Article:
Round Up While India arrived in lunar orbit this morning, bickering over who would lead NASA's next lander flared up, Rocket Lab notched another success and a Chinese satellite appeared to falter.
Rocket Lab: 'Look Ma, No Hands'
Rocket Lab continued its run of successful launches yesterday as it sent another four satellites into orbit aboard its Electron launcher.
The eighth launch, named "Look Ma, No Hands", also included the Blackbox Recorder and Useful Telemetry Upload System (BRUTUS) to measure loads on the first stage as it plummeted back to the ocean ahead of tweaks to the booster aimed at reusing the thing.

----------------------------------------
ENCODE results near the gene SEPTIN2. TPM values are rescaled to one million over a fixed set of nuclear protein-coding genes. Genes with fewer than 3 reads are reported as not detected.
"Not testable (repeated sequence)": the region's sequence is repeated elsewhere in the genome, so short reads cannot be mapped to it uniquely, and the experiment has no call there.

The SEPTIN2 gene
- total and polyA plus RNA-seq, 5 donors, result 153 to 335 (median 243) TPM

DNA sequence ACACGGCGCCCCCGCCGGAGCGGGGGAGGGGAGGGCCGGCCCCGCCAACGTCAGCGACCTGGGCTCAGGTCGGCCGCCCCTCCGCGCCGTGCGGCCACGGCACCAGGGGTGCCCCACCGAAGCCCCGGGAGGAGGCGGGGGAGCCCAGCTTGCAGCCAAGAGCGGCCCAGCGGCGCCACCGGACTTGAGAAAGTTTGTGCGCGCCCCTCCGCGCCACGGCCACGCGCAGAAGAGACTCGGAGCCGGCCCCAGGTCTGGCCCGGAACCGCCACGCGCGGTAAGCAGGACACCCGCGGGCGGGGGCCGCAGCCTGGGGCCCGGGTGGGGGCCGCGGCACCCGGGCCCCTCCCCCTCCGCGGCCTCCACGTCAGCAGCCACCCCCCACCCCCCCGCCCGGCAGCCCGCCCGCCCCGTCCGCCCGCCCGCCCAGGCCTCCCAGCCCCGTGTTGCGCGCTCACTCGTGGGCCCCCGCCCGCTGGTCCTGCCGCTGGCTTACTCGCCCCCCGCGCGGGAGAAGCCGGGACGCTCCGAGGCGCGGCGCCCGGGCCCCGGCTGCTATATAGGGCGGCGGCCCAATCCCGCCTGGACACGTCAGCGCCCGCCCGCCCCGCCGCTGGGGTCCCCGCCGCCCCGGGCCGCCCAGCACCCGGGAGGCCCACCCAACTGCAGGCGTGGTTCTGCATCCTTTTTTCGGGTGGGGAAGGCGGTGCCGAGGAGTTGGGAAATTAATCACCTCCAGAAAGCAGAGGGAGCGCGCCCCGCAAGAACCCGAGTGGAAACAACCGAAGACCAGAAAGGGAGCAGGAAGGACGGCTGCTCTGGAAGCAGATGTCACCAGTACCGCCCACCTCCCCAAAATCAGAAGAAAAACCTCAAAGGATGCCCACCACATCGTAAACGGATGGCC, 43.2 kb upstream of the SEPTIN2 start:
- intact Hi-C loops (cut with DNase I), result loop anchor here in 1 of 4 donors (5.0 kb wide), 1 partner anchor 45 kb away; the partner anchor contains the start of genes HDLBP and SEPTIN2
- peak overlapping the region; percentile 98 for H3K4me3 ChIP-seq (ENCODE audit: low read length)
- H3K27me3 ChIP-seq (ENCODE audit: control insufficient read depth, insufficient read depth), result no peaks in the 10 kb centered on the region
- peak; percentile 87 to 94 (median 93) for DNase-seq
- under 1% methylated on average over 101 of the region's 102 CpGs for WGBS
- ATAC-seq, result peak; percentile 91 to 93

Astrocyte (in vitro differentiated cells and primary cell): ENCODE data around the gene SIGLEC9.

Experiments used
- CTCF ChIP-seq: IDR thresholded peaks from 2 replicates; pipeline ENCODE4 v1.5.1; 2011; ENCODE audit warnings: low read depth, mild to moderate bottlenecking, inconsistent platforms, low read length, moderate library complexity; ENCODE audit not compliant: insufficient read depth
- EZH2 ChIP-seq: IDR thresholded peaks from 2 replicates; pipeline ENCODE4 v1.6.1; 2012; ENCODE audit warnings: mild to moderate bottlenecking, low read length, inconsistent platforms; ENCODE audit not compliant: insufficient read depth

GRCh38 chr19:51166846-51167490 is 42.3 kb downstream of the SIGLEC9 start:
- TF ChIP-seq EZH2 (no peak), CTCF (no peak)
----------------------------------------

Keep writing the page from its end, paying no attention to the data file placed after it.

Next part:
The first visible changes to the Electron vehicle are expected to be seen on the launch after next with recovery efforts starting in earnest next year.
The launch went ahead at 12:12 UTC yesterday from the company's complex in New Zealand's Māhia Peninsula after being delayed by high winds at the site over the weekend.
Two experimental spacecraft for the US Air Force, a maritime surveillance platform for UNSEENLABS and another Earth-imaging satellite for BlackSky were deployed by Electron's Kick Stage into a 540 x 540km orbit at approximately 54 minutes after liftoff.
The BlackSky Global-4 satellite joins the Global-3 spacecraft launched by an Electron in June.
As ever, Rocket Lab remains tight-lipped about the next launch, saying only that it is scheduled for liftoff "in the coming weeks".
China ups and downs